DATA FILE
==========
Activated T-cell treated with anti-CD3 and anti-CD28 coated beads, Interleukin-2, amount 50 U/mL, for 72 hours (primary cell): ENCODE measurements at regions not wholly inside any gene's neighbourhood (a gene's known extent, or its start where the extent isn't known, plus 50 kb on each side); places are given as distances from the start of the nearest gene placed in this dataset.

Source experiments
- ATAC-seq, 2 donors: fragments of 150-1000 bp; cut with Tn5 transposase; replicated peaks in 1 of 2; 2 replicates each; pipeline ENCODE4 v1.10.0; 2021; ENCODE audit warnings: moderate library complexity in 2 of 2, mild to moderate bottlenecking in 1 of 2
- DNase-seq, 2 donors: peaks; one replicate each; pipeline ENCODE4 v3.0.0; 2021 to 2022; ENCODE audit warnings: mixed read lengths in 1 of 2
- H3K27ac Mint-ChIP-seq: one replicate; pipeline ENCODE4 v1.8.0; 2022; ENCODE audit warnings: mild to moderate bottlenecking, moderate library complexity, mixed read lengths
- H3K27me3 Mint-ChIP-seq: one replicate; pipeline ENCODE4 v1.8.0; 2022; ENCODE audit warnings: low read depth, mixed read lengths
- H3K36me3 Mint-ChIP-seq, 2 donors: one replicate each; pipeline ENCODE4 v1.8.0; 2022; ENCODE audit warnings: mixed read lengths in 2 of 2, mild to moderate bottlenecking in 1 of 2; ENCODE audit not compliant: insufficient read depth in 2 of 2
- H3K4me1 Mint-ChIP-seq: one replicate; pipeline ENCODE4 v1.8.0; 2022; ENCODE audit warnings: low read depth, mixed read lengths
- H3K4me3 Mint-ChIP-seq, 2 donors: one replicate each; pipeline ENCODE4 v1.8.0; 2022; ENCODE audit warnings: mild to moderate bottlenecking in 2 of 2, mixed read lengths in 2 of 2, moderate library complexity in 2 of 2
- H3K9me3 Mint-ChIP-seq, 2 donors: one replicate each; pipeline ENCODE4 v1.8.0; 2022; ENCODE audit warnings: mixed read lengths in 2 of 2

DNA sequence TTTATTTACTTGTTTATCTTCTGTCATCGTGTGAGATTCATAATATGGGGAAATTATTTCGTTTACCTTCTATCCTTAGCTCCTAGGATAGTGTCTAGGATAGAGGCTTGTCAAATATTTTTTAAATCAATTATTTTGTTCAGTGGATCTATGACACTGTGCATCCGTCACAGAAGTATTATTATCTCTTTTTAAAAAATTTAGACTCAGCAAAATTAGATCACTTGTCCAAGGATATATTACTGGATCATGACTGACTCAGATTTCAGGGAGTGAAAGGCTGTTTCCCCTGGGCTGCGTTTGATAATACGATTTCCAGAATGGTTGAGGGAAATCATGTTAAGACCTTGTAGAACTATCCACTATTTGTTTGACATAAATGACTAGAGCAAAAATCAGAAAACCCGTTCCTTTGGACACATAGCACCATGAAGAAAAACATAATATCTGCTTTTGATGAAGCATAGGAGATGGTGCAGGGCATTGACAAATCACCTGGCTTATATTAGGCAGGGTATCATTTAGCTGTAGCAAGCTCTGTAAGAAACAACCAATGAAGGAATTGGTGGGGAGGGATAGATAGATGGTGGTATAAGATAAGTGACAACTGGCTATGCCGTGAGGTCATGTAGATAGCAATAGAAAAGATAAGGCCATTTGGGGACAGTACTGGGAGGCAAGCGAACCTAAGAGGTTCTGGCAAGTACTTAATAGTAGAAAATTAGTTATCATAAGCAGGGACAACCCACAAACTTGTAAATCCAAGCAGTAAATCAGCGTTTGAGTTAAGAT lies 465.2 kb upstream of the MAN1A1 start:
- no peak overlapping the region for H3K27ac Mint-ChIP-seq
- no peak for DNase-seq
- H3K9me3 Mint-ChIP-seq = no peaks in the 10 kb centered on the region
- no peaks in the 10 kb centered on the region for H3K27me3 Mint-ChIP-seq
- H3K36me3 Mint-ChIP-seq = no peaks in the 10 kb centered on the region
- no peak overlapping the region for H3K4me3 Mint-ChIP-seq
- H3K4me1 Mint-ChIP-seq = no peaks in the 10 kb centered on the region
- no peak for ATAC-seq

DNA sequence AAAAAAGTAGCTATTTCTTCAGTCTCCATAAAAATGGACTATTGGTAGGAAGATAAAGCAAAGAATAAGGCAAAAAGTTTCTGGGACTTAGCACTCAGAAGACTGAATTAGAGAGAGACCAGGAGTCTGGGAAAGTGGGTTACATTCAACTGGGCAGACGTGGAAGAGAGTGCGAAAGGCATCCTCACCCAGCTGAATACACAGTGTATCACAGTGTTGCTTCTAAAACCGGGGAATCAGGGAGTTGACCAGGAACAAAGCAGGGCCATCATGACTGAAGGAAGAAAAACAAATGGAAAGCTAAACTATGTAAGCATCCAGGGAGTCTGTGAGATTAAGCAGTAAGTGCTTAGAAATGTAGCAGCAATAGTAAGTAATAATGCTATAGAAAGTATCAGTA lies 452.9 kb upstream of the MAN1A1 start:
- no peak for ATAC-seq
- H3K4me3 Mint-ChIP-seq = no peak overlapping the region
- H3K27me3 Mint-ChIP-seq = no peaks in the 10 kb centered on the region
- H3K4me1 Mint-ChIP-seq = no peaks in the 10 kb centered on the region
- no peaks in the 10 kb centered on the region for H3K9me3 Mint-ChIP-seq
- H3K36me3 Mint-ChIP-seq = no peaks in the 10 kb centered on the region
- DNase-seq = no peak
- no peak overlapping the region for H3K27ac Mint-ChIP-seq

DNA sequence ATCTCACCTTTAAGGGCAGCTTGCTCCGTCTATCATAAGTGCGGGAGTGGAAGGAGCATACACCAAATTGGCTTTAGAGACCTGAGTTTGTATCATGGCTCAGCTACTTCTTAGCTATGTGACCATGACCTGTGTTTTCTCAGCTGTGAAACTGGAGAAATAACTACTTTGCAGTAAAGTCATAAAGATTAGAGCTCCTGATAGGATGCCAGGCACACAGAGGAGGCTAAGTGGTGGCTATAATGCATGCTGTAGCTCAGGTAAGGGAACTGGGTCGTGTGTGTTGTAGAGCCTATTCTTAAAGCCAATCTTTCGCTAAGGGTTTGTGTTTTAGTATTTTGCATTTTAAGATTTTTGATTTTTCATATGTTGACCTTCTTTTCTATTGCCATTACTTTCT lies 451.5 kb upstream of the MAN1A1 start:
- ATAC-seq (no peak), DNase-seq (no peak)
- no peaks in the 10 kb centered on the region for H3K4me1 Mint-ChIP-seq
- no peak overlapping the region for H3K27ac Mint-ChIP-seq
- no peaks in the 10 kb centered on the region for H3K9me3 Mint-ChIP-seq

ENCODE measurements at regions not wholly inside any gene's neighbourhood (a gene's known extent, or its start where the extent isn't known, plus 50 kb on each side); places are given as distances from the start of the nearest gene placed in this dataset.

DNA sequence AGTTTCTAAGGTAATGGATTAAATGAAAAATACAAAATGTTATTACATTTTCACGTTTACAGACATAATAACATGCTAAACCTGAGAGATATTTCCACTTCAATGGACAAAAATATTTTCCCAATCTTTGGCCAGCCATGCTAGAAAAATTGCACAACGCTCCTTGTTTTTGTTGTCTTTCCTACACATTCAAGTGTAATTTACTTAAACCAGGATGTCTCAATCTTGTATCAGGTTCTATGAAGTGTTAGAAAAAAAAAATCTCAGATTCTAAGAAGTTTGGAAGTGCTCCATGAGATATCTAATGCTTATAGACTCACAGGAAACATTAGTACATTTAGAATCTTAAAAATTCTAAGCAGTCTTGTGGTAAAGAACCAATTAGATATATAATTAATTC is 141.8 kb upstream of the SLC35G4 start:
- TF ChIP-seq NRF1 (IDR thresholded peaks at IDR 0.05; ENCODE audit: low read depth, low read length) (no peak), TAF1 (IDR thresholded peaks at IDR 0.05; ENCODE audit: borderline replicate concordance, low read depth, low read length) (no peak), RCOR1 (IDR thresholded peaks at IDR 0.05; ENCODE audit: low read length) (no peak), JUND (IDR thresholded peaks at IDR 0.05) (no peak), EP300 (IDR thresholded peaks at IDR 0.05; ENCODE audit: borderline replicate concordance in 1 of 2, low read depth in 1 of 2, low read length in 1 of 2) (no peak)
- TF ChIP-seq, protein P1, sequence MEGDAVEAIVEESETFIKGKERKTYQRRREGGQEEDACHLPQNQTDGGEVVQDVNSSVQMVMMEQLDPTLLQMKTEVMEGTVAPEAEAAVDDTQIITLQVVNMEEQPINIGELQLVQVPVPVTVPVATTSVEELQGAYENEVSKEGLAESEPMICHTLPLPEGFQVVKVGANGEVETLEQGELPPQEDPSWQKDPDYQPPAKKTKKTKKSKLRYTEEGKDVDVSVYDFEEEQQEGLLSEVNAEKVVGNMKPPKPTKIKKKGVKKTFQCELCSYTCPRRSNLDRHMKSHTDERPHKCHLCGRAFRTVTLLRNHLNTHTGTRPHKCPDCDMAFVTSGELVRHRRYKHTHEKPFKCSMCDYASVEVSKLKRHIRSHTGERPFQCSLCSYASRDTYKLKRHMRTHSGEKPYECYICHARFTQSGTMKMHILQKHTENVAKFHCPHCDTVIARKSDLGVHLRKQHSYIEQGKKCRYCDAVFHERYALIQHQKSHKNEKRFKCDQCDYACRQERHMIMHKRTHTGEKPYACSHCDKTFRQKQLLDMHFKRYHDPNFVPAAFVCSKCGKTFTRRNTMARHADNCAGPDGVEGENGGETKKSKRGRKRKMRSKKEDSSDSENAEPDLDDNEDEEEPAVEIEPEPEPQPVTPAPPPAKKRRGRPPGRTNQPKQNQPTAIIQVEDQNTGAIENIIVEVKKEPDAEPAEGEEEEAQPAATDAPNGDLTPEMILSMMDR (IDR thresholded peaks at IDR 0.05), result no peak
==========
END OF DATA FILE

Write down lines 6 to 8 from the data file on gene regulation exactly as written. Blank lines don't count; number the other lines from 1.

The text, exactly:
- H3K27me3 Mint-ChIP-seq: one replicate; pipeline ENCODE4 v1.8.0; 2022; ENCODE audit warnings: low read depth, mixed read lengths
- H3K36me3 Mint-ChIP-seq, 2 donors: one replicate each; pipeline ENCODE4 v1.8.0; 2022; ENCODE audit warnings: mixed read lengths in 2 of 2, mild to moderate bottlenecking in 1 of 2; ENCODE audit not compliant: insufficient read depth in 2 of 2
- H3K4me1 Mint-ChIP-seq: one replicate; pipeline ENCODE4 v1.8.0; 2022; ENCODE audit warnings: low read depth, mixed read lengths